Voxes are incredibly heavy but they're known for some of the cleanest cleans money can buy, and they're some of the oldest amps out there.

I have played hard rock, lots of blues, then got really into brit rock in the 90s. I even shredded when I was younger.


So did I. From time to time I'll dial up an (in)appropriate tone on the computer and go to town.
 

SField

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Originally Posted by RunningBeagle
So did I. From time to time I'll dial up an (in)appropriate tone on the computer and go to town.


Do you feel a bit ashamed and embarassed after you do it? I certainly did the last time I shredded.
 

CunningSmeagol

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Originally Posted by SField
Do you feel a bit ashamed and embarassed after you do it? I certainly did the last time I shredded.

Yes and no. It's a waste of time because the music you're playing is total bullshit, but it's not a waste of time if you look at it as a purely technical exercise.

But yes.

Originally Posted by Artisan Fan
We have used these in the studio with good results:

http://www.cardas.com/content.php?ar...&product_id=78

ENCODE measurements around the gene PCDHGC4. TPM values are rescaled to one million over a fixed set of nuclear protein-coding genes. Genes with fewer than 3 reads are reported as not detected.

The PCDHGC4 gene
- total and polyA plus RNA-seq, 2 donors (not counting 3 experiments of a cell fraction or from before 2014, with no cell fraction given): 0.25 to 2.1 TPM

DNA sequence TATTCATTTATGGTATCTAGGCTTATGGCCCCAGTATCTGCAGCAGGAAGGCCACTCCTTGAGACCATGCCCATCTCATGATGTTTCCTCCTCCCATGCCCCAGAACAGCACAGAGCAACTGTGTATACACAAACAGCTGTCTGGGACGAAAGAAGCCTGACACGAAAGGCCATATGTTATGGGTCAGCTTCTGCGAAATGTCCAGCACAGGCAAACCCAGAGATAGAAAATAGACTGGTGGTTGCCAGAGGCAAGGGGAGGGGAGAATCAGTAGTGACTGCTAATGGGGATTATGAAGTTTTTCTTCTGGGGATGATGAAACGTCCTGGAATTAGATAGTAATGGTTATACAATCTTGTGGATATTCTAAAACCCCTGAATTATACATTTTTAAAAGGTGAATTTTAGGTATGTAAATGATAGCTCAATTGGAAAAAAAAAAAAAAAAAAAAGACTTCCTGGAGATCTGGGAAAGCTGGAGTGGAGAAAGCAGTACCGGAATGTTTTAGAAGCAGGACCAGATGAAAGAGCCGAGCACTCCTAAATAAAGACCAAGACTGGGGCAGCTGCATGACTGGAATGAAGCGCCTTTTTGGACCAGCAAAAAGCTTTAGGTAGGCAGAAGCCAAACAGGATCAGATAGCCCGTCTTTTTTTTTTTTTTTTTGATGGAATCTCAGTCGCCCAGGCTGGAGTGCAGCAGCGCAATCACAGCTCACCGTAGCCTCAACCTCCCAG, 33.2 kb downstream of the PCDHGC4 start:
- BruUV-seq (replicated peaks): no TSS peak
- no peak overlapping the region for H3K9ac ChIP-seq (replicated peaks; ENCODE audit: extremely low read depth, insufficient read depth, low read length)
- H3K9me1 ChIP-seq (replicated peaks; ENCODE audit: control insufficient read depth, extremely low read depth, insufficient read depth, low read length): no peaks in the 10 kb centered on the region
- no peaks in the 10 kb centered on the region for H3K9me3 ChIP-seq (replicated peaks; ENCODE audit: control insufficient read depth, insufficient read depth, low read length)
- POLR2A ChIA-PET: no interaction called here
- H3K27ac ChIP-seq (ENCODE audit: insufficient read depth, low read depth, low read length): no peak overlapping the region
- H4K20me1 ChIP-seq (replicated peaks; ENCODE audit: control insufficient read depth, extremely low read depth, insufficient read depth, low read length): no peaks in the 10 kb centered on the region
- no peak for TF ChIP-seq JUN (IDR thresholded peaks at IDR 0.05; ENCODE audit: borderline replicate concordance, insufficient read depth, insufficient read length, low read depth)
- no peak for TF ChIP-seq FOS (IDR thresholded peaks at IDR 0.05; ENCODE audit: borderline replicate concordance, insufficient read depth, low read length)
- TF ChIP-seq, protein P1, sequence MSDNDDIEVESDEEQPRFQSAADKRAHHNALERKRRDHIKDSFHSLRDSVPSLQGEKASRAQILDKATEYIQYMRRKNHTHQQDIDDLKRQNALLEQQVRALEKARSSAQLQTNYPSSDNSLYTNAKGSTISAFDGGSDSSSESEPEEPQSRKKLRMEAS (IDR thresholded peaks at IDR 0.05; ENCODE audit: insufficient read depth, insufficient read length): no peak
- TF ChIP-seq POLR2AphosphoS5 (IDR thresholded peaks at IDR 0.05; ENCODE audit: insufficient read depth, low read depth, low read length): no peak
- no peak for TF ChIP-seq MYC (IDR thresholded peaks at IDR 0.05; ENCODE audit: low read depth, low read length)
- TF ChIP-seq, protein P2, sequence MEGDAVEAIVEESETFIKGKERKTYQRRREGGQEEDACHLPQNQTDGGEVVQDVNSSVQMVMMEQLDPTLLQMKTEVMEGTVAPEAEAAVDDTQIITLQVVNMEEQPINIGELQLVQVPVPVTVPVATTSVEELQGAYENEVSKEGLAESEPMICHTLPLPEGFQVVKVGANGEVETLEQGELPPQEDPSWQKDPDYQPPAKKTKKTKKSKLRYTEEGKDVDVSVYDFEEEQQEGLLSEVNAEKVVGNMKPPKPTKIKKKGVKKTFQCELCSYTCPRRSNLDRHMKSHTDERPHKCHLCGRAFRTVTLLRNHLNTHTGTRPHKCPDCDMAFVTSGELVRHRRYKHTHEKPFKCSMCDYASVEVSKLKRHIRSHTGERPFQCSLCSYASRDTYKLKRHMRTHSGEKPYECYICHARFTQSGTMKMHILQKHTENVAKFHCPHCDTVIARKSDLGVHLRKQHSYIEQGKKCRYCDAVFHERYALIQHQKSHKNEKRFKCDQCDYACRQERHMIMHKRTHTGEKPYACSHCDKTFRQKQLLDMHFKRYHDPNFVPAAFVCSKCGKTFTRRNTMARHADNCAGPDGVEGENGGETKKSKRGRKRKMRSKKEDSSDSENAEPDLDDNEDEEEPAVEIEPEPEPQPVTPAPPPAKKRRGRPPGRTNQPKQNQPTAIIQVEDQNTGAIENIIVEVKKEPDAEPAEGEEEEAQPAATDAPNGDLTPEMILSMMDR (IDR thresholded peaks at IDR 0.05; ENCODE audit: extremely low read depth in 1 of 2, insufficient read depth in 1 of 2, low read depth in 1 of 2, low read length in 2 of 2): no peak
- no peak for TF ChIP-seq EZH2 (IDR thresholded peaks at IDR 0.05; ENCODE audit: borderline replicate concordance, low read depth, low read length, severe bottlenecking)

I'll give them a try, but I'll confess that even with a hard science background, the physics behind these things eludes me. I wish they'd go into more depth on how impedance, resistance, capacitance et al affect the sound you hear and why. The golden proportion thing sounds gimmicky to me too (as in why wouldn't any old irrational number work, and why does the number have to be irrational as we all know manufacturing tolerances terminate many sig-figs before infinity...)
 

Artisan Fan

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Originally Posted by RunningBeagle
I'll give them a try, but I'll confess that even with a hard science background, the physics behind these things eludes me. I wish they'd go into more depth on how impedance, resistance, capacitance et al affect the sound you hear and why. The golden proportion thing sounds gimmicky to me too (as in why wouldn't any old irrational number work, and why does the number have to be irrational as we all know manufacturing tolerances terminate many sig-figs before infinity...)

L, C, and R are known to play a role. This might be helpful but I think one thing about audio is that it is part art and part science so measurements do not in my experience tell the whole story.

The ear is a remarkable instrument, I find that listening to a known reference is the best way to pick cables.

Further reading:

http://www.audioquest.com/pdfs/aq_cable_theory.pdf

http://www.cardas.com/content.php?ar...able+Resonance

http://www.cardas.com/content.php?ar...ements+Matter?